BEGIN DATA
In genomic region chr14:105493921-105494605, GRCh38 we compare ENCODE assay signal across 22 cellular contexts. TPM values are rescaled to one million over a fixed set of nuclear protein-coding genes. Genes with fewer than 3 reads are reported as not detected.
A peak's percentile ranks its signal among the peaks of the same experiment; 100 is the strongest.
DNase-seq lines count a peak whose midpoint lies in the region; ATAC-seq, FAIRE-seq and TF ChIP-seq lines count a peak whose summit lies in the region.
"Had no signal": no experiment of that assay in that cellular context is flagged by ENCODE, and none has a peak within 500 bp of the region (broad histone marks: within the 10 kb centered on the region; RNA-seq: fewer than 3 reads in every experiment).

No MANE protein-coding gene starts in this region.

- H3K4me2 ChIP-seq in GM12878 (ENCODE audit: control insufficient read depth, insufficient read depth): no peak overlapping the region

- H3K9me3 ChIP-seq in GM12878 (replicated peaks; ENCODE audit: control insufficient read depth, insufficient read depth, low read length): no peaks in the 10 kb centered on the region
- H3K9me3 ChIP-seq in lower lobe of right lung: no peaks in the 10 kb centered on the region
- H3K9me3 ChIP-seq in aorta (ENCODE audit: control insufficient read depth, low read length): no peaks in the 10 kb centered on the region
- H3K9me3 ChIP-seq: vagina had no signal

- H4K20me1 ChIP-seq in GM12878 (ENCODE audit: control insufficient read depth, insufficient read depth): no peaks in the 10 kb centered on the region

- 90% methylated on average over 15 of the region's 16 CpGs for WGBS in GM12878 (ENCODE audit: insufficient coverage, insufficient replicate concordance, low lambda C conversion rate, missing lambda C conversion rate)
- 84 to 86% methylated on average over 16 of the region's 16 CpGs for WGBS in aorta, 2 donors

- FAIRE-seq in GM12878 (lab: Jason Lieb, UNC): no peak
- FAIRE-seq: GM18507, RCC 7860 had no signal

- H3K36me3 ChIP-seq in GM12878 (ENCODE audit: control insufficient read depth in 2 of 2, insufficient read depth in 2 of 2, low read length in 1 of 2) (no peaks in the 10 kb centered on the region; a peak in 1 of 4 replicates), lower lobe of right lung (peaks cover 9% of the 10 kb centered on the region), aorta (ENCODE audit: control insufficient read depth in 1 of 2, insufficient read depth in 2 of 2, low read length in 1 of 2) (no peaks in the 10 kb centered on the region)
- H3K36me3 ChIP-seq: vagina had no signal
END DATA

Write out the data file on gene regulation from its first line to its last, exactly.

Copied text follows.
In genomic region chr14:105493921-105494605, GRCh38 we compare ENCODE assay signal across 22 cellular contexts. TPM values are rescaled to one million over a fixed set of nuclear protein-coding genes. Genes with fewer than 3 reads are reported as not detected.
A peak's percentile ranks its signal among the peaks of the same experiment; 100 is the strongest.
DNase-seq lines count a peak whose midpoint lies in the region; ATAC-seq, FAIRE-seq and TF ChIP-seq lines count a peak whose summit lies in the region.
"Had no signal": no experiment of that assay in that cellular context is flagged by ENCODE, and none has a peak within 500 bp of the region (broad histone marks: within the 10 kb centered on the region; RNA-seq: fewer than 3 reads in every experiment).

No MANE protein-coding gene starts in this region.

- H3K4me2 ChIP-seq in GM12878 (ENCODE audit: control insufficient read depth, insufficient read depth): no peak overlapping the region

- H3K9me3 ChIP-seq in GM12878 (replicated peaks; ENCODE audit: control insufficient read depth, insufficient read depth, low read length): no peaks in the 10 kb centered on the region
- H3K9me3 ChIP-seq in lower lobe of right lung: no peaks in the 10 kb centered on the region
- H3K9me3 ChIP-seq in aorta (ENCODE audit: control insufficient read depth, low read length): no peaks in the 10 kb centered on the region
- H3K9me3 ChIP-seq: vagina had no signal

- H4K20me1 ChIP-seq in GM12878 (ENCODE audit: control insufficient read depth, insufficient read depth): no peaks in the 10 kb centered on the region

- 90% methylated on average over 15 of the region's 16 CpGs for WGBS in GM12878 (ENCODE audit: insufficient coverage, insufficient replicate concordance, low lambda C conversion rate, missing lambda C conversion rate)
- 84 to 86% methylated on average over 16 of the region's 16 CpGs for WGBS in aorta, 2 donors

- FAIRE-seq in GM12878 (lab: Jason Lieb, UNC): no peak
- FAIRE-seq: GM18507, RCC 7860 had no signal

- H3K36me3 ChIP-seq in GM12878 (ENCODE audit: control insufficient read depth in 2 of 2, insufficient read depth in 2 of 2, low read length in 1 of 2) (no peaks in the 10 kb centered on the region; a peak in 1 of 4 replicates), lower lobe of right lung (peaks cover 9% of the 10 kb centered on the region), aorta (ENCODE audit: control insufficient read depth in 1 of 2, insufficient read depth in 2 of 2, low read length in 1 of 2) (no peaks in the 10 kb centered on the region)
- H3K36me3 ChIP-seq: vagina had no signal